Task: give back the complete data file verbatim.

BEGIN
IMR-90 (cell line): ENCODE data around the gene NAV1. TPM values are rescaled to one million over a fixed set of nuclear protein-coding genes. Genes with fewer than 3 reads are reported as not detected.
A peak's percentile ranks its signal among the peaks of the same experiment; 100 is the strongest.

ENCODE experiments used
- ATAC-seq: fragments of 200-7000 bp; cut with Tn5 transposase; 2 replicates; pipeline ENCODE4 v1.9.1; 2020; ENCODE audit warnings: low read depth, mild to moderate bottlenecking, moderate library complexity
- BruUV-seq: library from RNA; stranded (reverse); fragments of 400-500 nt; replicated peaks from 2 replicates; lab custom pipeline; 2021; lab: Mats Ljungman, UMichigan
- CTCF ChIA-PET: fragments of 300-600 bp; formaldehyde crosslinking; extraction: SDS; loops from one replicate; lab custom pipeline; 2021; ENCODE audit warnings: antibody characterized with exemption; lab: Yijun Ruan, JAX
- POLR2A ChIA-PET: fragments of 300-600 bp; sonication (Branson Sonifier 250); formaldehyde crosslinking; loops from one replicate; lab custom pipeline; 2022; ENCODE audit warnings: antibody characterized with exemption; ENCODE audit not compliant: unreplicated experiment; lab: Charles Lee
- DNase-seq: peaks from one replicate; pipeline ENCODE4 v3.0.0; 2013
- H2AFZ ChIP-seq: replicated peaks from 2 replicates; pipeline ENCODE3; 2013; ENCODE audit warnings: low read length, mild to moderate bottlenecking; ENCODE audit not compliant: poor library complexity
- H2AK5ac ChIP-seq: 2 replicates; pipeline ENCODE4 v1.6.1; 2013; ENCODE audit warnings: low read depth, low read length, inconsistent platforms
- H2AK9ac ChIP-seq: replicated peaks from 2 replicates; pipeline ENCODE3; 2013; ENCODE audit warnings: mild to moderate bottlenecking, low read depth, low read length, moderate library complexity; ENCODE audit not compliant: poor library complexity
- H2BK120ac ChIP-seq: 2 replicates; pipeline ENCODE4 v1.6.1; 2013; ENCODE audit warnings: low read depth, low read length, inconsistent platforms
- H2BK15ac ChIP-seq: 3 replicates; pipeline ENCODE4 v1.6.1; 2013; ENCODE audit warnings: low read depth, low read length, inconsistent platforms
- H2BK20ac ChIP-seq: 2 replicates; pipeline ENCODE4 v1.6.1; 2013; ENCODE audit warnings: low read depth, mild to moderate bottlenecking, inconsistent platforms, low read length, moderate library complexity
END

IMR-90 (cell line): ENCODE data around the gene NAV1. TPM values are rescaled to one million over a fixed set of nuclear protein-coding genes. Genes with fewer than 3 reads are reported as not detected.
A peak's percentile ranks its signal among the peaks of the same experiment; 100 is the strongest.

ENCODE experiments used
- ATAC-seq: fragments of 200-7000 bp; cut with Tn5 transposase; 2 replicates; pipeline ENCODE4 v1.9.1; 2020; ENCODE audit warnings: low read depth, mild to moderate bottlenecking, moderate library complexity
- BruUV-seq: library from RNA; stranded (reverse); fragments of 400-500 nt; replicated peaks from 2 replicates; lab custom pipeline; 2021; lab: Mats Ljungman, UMichigan
- CTCF ChIA-PET: fragments of 300-600 bp; formaldehyde crosslinking; extraction: SDS; loops from one replicate; lab custom pipeline; 2021; ENCODE audit warnings: antibody characterized with exemption; lab: Yijun Ruan, JAX
- POLR2A ChIA-PET: fragments of 300-600 bp; sonication (Branson Sonifier 250); formaldehyde crosslinking; loops from one replicate; lab custom pipeline; 2022; ENCODE audit warnings: antibody characterized with exemption; ENCODE audit not compliant: unreplicated experiment; lab: Charles Lee
- DNase-seq: peaks from one replicate; pipeline ENCODE4 v3.0.0; 2013
- H2AFZ ChIP-seq: replicated peaks from 2 replicates; pipeline ENCODE3; 2013; ENCODE audit warnings: low read length, mild to moderate bottlenecking; ENCODE audit not compliant: poor library complexity
- H2AK5ac ChIP-seq: 2 replicates; pipeline ENCODE4 v1.6.1; 2013; ENCODE audit warnings: low read depth, low read length, inconsistent platforms
- H2AK9ac ChIP-seq: replicated peaks from 2 replicates; pipeline ENCODE3; 2013; ENCODE audit warnings: mild to moderate bottlenecking, low read depth, low read length, moderate library complexity; ENCODE audit not compliant: poor library complexity
- H2BK120ac ChIP-seq: 2 replicates; pipeline ENCODE4 v1.6.1; 2013; ENCODE audit warnings: low read depth, low read length, inconsistent platforms
- H2BK15ac ChIP-seq: 3 replicates; pipeline ENCODE4 v1.6.1; 2013; ENCODE audit warnings: low read depth, low read length, inconsistent platforms
- H2BK20ac ChIP-seq: 2 replicates; pipeline ENCODE4 v1.6.1; 2013; ENCODE audit warnings: low read depth, mild to moderate bottlenecking, inconsistent platforms, low read length, moderate library complexity